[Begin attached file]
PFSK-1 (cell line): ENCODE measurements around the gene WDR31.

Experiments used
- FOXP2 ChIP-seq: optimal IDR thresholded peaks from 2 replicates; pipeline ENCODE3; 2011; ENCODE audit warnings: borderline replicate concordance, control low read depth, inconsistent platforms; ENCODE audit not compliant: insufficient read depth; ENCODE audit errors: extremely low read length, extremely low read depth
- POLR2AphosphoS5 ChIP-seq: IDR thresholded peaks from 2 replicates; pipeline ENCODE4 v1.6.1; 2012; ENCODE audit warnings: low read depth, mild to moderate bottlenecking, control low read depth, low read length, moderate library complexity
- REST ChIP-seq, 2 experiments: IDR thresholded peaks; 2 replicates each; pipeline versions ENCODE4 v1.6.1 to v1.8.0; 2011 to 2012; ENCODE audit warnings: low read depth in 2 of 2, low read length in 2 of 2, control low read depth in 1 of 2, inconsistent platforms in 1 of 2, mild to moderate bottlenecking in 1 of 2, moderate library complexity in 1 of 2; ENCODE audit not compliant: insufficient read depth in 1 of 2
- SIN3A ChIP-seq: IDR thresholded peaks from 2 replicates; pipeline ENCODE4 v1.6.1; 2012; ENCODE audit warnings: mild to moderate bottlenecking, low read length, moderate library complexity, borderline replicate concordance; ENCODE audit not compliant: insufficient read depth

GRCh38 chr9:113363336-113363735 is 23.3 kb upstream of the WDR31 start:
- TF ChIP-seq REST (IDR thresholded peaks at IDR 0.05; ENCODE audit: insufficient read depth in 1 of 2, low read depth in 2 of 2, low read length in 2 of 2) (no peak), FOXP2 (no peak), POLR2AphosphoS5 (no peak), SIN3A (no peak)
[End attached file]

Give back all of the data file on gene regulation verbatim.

PFSK-1 (cell line): ENCODE measurements around the gene WDR31.

Experiments used
- FOXP2 ChIP-seq: optimal IDR thresholded peaks from 2 replicates; pipeline ENCODE3; 2011; ENCODE audit warnings: borderline replicate concordance, control low read depth, inconsistent platforms; ENCODE audit not compliant: insufficient read depth; ENCODE audit errors: extremely low read length, extremely low read depth
- POLR2AphosphoS5 ChIP-seq: IDR thresholded peaks from 2 replicates; pipeline ENCODE4 v1.6.1; 2012; ENCODE audit warnings: low read depth, mild to moderate bottlenecking, control low read depth, low read length, moderate library complexity
- REST ChIP-seq, 2 experiments: IDR thresholded peaks; 2 replicates each; pipeline versions ENCODE4 v1.6.1 to v1.8.0; 2011 to 2012; ENCODE audit warnings: low read depth in 2 of 2, low read length in 2 of 2, control low read depth in 1 of 2, inconsistent platforms in 1 of 2, mild to moderate bottlenecking in 1 of 2, moderate library complexity in 1 of 2; ENCODE audit not compliant: insufficient read depth in 1 of 2
- SIN3A ChIP-seq: IDR thresholded peaks from 2 replicates; pipeline ENCODE4 v1.6.1; 2012; ENCODE audit warnings: mild to moderate bottlenecking, low read length, moderate library complexity, borderline replicate concordance; ENCODE audit not compliant: insufficient read depth

GRCh38 chr9:113363336-113363735 is 23.3 kb upstream of the WDR31 start:
- TF ChIP-seq REST (IDR thresholded peaks at IDR 0.05; ENCODE audit: insufficient read depth in 1 of 2, low read depth in 2 of 2, low read length in 2 of 2) (no peak), FOXP2 (no peak), POLR2AphosphoS5 (no peak), SIN3A (no peak)